How bad is it? If you’ve seen your monthly investment statement lately, you’ve likely been disappointed. It’s hard to stomach the drops this year in both the stock and bond markets.
Many stocks are down below pre-COVID number. Bonds - which investors typically look to for stability - have been ravaged as well.
We’d have to go back over 40 years to find a time where bonds have plummeted this far in a 12 month period. In addition, the S&P 500 has had one of the top ten worst years; and if we look at a more diversified 60/40 portfolio the performance also ranks in the top ten worst years.
There are multiple factors that have contributed to these declines: massive fiscal stimulus after an economic shutdown, Russia’s war in Ukraine, major supply-chain issues, and policy change at the Federal Reserve. This recipe has caused one of the most painful drawdowns of the last decade.
So now that we’ve got the doom and gloom out in the open, you might ask “what is my advisor doing about it?” We understand the economy has ebbs and flows, bear markets and bull markets, and that change is inevitable. We knew this was coming at some point. Inflation of 8% is unsustainable, but it is a predictable outcome when the supply of U.S. dollars is increased by 25%. We respect that The Bear has arrived.
At SFM, Adam—our Chief Investment Strategist—is constantly looking at how the investments we place in client portfolios are performing, and repositions as needed. We continue to hold broadly diversified assets and also search for inversely correlated alternative investments to counterbalance poor short-term returns.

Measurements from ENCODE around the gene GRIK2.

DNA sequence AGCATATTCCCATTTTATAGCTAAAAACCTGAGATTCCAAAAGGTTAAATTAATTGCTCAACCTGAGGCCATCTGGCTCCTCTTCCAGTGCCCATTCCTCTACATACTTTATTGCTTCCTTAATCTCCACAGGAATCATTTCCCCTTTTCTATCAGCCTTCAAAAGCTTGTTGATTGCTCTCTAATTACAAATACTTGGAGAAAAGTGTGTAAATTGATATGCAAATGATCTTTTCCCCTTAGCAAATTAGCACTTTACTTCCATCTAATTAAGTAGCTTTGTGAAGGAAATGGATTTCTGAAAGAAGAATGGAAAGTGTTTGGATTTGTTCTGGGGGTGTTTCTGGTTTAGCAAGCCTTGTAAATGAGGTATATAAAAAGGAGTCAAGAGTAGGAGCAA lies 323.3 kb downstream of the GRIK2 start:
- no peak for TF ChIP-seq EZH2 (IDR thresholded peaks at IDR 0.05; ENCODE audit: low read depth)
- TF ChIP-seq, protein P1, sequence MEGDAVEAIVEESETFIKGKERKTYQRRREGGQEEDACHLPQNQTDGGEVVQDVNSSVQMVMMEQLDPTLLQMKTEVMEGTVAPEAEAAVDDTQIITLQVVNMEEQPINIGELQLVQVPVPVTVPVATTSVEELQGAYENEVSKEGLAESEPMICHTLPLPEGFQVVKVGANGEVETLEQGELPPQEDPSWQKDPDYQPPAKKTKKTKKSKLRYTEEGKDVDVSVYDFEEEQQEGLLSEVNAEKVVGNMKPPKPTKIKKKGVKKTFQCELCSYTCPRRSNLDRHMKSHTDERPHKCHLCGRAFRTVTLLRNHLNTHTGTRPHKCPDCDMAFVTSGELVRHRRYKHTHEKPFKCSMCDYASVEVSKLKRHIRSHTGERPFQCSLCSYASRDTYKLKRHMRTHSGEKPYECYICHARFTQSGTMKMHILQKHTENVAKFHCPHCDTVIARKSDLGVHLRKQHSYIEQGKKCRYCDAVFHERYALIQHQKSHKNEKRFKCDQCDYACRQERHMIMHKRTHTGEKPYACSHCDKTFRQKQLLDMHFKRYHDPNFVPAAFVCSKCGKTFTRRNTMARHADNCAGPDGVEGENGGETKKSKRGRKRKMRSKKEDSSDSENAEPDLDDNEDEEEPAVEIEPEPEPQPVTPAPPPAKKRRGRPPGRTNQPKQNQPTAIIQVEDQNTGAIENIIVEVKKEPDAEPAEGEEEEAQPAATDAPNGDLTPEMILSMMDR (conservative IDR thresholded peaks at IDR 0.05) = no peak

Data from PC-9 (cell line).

It becomes even more challenging when stocks and bonds react the same way to economic realities. The portfolios we manage are holding up relatively well, and we are continuing to add value to our clients in other ways. There are still many things we can control and focus on like tax planning strategies, financial goal setting and getting your estate in order.
“How should I think and react going forward,” you ask? A good rule of thumb for any investor is to buy low and sell high. So while values are down, we do not recommend major changes in your portfolios. We are fully aware that many of you are beyond your comfort thresholds based on risk tolerance surveys. As humans we feel emotions that sometimes cause us to react in the short-term without thinking about the long-term. It is natural to have what is often referred to as a “negative bias” meaning the aggravation of losing money is greater than the pleasure of gaining that same amount of money.
If you find yourself on the verge of panic selling (thereby locking in your losses), let’s talk about gradually transitioning your portfolio to something that allows you to sleep at night. How quickly we forget that the S&P 500 was up 28% in 2021! Additionally, in our July 1st Money Matter$ newsletter, all 10 of our top client holdings have positive returns over the past three years, despite the recent declines. Continue to stay engaged with your finances, but let’s together focus on your long-term objectives.